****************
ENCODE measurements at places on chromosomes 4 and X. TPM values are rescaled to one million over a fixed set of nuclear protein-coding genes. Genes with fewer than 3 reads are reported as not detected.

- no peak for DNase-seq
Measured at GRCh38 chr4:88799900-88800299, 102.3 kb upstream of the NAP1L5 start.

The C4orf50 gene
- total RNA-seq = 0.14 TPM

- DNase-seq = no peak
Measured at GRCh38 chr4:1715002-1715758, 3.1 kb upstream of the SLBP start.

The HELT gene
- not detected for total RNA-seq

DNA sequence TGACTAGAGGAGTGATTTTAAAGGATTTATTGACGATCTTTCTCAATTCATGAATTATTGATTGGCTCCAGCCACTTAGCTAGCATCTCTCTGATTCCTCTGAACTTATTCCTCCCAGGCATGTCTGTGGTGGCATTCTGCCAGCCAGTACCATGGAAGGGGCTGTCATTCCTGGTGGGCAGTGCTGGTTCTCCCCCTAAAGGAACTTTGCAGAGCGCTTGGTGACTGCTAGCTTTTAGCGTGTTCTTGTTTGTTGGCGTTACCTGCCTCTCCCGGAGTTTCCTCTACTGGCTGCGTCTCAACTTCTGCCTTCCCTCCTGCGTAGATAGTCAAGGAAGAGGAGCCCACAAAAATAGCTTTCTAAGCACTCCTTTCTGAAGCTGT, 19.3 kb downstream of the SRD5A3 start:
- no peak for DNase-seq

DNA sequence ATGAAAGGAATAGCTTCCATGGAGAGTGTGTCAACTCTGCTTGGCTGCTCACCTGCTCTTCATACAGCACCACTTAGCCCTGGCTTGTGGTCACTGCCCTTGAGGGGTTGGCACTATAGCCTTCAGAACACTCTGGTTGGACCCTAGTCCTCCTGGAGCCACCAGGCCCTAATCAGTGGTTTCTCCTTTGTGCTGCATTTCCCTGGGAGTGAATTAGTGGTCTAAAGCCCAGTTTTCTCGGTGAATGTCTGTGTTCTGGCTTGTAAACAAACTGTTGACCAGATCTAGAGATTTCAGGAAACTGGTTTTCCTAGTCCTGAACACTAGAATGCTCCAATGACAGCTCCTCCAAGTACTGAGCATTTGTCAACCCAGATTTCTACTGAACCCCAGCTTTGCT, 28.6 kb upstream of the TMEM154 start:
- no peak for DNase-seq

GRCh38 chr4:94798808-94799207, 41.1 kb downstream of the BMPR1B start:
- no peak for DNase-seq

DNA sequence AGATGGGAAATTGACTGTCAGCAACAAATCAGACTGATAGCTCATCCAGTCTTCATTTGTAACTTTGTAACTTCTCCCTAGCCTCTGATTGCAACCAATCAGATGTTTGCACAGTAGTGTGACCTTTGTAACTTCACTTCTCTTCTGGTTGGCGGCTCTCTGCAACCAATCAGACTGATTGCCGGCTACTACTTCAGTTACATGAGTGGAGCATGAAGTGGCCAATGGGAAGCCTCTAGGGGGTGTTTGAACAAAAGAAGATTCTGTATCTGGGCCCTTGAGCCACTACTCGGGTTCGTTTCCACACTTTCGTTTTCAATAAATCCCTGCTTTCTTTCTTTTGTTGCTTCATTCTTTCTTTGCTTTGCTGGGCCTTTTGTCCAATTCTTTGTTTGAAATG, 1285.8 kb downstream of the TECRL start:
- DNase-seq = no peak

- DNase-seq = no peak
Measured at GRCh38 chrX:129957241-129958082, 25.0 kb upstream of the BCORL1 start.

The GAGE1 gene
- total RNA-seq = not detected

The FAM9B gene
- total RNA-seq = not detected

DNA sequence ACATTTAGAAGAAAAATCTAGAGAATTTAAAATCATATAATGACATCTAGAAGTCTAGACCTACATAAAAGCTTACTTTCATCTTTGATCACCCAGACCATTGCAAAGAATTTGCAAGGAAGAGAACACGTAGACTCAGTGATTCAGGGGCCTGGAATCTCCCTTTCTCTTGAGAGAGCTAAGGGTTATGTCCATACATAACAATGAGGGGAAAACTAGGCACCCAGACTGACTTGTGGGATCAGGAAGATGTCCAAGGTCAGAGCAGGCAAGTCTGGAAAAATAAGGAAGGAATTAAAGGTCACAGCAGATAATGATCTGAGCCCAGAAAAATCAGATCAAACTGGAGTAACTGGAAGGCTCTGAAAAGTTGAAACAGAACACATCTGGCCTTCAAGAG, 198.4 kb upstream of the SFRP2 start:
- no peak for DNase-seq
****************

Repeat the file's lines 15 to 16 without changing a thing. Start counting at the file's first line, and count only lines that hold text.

- no peak for DNase-seq

DNA sequence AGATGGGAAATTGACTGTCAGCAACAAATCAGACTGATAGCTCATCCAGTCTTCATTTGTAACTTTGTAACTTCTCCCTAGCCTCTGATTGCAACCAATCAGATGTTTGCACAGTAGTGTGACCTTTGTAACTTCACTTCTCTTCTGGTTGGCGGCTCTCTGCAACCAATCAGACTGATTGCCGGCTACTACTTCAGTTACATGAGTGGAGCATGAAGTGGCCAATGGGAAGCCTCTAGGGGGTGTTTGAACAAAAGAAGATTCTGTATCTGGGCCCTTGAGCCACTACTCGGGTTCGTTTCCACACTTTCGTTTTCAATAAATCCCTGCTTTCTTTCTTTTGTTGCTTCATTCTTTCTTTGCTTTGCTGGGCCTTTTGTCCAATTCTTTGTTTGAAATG, 1285.8 kb downstream of the TECRL start: